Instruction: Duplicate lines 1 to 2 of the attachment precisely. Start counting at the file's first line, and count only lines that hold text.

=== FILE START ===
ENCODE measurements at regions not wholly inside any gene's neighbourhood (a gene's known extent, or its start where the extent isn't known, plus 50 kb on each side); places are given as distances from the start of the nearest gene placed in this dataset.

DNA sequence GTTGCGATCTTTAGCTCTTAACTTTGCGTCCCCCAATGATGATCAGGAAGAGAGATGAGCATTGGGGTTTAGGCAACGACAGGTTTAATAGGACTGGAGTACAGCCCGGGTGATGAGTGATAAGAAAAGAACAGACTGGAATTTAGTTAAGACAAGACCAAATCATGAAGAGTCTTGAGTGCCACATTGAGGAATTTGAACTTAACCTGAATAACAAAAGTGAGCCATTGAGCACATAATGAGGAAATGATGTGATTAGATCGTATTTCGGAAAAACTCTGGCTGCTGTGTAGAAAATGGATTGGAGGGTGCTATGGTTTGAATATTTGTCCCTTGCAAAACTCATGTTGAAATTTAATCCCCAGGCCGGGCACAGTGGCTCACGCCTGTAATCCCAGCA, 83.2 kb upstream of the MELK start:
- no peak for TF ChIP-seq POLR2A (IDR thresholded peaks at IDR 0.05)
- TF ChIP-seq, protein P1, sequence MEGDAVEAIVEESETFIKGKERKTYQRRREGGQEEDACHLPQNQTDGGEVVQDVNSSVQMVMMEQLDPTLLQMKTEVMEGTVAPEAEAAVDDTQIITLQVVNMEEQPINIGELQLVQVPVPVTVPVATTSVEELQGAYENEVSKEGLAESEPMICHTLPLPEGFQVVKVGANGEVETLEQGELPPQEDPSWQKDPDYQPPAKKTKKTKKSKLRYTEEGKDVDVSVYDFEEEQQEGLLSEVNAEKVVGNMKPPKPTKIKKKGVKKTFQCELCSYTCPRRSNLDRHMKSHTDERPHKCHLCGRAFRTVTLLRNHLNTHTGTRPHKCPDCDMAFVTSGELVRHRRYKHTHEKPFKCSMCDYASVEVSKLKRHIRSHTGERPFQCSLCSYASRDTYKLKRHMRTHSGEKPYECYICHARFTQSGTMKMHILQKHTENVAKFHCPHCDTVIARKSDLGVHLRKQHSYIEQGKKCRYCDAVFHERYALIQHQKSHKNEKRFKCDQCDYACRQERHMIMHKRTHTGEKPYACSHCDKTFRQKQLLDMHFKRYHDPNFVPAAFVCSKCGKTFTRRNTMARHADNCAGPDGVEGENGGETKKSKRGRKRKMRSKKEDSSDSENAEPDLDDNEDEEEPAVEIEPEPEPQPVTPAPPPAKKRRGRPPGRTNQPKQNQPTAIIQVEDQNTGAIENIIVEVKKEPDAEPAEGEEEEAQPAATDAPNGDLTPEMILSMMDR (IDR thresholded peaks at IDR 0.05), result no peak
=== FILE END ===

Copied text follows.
ENCODE measurements at regions not wholly inside any gene's neighbourhood (a gene's known extent, or its start where the extent isn't known, plus 50 kb on each side); places are given as distances from the start of the nearest gene placed in this dataset.

DNA sequence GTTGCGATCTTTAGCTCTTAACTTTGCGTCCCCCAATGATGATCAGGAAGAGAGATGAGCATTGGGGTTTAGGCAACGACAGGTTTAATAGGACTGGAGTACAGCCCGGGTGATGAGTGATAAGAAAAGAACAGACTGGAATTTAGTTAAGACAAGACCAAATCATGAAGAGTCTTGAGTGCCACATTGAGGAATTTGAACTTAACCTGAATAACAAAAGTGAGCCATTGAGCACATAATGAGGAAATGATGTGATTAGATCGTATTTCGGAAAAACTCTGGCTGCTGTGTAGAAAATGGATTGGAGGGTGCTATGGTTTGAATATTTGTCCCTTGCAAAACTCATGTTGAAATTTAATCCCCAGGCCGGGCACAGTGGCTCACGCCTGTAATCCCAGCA, 83.2 kb upstream of the MELK start: